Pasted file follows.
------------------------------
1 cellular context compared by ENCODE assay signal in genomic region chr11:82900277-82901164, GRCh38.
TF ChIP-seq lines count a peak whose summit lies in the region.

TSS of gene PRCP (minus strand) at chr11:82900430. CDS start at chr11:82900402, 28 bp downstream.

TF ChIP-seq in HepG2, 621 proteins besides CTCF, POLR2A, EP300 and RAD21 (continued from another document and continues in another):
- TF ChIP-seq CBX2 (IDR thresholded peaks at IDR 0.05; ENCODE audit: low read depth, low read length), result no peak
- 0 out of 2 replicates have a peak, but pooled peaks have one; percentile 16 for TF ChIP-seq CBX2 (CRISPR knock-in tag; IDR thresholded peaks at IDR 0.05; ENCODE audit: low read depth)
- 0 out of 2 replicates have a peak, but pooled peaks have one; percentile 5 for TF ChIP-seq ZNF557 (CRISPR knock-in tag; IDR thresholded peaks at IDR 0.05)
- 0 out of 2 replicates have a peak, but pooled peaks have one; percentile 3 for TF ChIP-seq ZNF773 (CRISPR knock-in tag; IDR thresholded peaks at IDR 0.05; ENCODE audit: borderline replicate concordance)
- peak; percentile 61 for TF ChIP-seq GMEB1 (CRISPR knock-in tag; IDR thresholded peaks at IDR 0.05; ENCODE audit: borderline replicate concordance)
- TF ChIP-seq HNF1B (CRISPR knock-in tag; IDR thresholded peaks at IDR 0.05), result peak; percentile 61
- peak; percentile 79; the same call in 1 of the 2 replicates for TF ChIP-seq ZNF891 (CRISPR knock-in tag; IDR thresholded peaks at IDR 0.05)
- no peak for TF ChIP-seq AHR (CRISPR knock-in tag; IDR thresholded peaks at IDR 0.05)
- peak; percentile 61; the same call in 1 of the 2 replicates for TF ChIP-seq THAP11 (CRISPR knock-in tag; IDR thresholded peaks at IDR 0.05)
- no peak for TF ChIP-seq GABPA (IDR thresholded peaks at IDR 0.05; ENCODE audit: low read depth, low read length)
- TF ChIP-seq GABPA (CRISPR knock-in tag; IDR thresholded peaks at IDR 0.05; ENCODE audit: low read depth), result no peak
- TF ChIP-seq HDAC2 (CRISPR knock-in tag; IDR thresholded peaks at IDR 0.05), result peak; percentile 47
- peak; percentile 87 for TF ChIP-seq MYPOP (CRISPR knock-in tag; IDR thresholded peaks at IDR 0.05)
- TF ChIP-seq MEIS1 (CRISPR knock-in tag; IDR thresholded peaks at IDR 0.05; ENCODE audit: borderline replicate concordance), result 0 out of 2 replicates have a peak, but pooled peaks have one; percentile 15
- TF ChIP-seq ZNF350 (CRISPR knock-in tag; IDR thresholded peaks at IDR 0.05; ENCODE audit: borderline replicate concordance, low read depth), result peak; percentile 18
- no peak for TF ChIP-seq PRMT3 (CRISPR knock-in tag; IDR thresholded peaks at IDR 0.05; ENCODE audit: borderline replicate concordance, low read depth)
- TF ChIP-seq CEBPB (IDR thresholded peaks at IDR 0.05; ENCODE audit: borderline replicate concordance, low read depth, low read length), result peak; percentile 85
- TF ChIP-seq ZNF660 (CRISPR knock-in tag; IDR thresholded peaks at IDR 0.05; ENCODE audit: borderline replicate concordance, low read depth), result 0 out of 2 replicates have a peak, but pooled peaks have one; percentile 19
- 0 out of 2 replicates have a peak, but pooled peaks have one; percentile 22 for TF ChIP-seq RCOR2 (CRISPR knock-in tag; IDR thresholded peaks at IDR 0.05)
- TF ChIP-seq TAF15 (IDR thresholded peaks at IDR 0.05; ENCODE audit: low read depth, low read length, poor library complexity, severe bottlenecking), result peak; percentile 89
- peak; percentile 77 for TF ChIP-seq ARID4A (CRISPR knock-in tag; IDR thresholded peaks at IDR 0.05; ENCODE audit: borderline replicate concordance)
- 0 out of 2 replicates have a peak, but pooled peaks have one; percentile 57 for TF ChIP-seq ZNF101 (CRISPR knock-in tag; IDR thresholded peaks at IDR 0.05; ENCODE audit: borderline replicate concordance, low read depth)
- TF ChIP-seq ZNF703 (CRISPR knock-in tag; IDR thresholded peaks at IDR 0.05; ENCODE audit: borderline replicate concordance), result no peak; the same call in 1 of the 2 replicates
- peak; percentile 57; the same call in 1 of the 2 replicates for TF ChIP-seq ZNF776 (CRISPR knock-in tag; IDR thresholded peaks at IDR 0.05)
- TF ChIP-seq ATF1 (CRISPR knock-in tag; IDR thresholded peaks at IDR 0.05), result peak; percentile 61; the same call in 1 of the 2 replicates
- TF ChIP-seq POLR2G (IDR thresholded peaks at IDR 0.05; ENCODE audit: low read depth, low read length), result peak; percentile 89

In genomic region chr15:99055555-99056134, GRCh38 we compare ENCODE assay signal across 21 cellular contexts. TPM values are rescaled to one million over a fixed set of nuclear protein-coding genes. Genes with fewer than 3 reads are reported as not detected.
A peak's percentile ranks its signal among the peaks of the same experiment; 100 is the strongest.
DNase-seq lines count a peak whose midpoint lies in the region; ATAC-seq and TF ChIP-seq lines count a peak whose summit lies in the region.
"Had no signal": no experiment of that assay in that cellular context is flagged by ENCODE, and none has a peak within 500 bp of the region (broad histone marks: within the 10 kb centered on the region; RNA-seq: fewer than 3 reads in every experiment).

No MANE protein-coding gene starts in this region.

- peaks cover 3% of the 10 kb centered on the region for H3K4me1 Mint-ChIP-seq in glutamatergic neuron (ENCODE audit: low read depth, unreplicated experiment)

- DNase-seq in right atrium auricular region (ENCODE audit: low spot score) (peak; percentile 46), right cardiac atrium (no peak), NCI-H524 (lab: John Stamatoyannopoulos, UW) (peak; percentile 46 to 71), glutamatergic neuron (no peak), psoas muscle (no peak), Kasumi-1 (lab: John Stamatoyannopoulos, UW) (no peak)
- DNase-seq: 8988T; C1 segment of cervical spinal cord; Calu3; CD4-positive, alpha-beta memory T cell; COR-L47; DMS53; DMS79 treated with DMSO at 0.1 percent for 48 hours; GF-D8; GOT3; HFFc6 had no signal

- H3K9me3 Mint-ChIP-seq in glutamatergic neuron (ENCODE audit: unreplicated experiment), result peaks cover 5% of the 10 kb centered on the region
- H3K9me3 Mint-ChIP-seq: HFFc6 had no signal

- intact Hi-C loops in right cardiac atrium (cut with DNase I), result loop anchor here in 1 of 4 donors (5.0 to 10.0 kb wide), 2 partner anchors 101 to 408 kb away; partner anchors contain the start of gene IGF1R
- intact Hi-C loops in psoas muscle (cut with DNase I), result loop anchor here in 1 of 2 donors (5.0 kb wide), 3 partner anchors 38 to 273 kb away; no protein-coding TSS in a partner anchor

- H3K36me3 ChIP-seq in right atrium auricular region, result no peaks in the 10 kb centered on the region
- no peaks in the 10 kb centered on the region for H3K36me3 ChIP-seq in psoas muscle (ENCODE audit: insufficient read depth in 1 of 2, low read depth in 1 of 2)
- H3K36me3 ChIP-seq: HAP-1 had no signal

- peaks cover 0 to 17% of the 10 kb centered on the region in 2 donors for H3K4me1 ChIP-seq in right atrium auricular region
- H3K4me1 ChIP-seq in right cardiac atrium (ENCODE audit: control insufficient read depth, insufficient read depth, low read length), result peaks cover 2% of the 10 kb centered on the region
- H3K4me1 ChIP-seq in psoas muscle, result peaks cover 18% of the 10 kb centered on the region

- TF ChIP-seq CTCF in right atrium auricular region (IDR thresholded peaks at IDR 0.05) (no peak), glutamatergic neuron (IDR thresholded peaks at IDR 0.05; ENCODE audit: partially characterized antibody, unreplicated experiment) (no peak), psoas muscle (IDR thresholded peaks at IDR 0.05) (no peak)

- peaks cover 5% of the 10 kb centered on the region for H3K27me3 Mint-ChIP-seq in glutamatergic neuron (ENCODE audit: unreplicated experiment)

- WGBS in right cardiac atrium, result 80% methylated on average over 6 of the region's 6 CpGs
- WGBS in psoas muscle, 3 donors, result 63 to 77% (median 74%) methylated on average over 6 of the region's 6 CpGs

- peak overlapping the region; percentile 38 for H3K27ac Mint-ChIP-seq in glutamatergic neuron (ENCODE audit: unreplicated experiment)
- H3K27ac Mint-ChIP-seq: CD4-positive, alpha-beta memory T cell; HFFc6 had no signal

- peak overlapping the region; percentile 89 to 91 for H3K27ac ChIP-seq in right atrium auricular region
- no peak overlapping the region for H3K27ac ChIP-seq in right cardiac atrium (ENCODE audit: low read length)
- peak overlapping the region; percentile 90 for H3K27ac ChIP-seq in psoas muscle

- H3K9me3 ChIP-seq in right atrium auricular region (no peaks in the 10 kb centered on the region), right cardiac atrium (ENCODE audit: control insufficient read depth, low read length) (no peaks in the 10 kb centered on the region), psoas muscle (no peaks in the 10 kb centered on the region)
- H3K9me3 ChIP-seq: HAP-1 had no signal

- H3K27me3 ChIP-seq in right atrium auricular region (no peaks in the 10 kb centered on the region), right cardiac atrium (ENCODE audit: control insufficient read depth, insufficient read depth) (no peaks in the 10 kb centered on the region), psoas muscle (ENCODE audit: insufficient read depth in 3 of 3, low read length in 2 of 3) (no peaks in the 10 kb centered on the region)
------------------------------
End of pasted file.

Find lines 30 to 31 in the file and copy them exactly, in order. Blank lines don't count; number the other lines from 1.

- TF ChIP-seq POLR2G (IDR thresholded peaks at IDR 0.05; ENCODE audit: low read depth, low read length), result peak; percentile 89

In genomic region chr15:99055555-99056134, GRCh38 we compare ENCODE assay signal across 21 cellular contexts. TPM values are rescaled to one million over a fixed set of nuclear protein-coding genes. Genes with fewer than 3 reads are reported as not detected.